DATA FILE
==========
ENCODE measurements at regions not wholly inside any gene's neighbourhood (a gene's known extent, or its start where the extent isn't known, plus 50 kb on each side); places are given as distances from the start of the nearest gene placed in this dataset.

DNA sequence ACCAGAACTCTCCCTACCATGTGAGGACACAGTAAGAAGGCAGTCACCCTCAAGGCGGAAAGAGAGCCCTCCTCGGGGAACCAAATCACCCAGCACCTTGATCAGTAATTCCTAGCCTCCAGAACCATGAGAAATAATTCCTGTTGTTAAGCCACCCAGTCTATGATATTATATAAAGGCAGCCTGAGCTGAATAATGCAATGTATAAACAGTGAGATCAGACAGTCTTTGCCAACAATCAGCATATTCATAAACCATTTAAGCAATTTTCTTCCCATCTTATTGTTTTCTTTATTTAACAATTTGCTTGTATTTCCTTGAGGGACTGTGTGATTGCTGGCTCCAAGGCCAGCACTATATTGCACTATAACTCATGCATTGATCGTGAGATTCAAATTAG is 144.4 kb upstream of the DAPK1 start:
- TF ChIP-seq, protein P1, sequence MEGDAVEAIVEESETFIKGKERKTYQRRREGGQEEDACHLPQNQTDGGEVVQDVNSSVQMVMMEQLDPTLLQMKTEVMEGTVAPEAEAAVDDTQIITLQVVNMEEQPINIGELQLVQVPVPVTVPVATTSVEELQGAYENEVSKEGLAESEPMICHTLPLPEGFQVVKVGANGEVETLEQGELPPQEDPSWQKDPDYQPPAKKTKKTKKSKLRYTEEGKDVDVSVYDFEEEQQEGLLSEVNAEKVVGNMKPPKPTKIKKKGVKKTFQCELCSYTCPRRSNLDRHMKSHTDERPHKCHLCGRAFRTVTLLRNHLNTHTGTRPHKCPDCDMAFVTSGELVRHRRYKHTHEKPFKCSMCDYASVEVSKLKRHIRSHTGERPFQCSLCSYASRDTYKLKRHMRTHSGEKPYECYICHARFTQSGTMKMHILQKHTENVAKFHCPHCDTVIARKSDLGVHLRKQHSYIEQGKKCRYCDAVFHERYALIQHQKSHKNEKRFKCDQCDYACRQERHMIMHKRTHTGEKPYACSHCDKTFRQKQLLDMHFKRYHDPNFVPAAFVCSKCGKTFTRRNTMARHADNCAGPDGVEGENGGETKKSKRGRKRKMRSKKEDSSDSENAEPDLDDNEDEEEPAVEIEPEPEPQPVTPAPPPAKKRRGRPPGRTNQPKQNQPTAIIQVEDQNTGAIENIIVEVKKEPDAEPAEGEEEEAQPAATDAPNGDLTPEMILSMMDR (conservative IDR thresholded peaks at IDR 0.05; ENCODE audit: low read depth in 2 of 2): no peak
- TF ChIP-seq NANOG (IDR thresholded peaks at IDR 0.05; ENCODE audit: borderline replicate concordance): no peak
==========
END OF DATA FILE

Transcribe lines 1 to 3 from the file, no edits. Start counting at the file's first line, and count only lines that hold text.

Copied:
ENCODE measurements at regions not wholly inside any gene's neighbourhood (a gene's known extent, or its start where the extent isn't known, plus 50 kb on each side); places are given as distances from the start of the nearest gene placed in this dataset.

DNA sequence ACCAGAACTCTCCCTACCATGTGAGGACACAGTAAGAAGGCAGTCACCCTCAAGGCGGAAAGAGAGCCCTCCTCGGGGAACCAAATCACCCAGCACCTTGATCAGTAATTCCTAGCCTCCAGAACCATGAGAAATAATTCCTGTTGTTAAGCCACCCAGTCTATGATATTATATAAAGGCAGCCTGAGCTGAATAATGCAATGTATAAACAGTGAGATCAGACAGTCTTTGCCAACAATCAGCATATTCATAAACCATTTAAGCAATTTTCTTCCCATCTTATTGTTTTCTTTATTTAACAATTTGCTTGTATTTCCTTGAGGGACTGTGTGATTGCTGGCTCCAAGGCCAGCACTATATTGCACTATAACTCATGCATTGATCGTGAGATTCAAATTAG is 144.4 kb upstream of the DAPK1 start:
- TF ChIP-seq, protein P1, sequence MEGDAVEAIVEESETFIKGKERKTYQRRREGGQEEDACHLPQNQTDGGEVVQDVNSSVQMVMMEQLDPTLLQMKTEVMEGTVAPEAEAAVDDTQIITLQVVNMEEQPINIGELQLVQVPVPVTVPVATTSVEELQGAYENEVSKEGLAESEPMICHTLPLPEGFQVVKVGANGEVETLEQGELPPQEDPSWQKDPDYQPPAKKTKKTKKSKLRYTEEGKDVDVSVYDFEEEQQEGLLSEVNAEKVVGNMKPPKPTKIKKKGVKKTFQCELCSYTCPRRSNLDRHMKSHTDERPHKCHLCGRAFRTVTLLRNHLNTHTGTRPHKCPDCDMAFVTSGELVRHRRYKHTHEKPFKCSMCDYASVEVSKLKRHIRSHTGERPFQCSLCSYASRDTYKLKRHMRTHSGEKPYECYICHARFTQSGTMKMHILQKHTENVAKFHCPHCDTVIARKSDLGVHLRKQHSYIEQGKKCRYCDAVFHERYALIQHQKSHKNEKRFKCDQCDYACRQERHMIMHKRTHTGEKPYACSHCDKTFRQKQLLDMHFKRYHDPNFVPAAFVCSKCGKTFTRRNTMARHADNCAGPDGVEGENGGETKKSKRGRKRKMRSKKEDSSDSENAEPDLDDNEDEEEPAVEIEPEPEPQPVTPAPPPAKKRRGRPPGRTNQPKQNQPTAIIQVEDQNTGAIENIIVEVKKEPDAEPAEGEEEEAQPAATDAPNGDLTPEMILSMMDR (conservative IDR thresholded peaks at IDR 0.05; ENCODE audit: low read depth in 2 of 2): no peak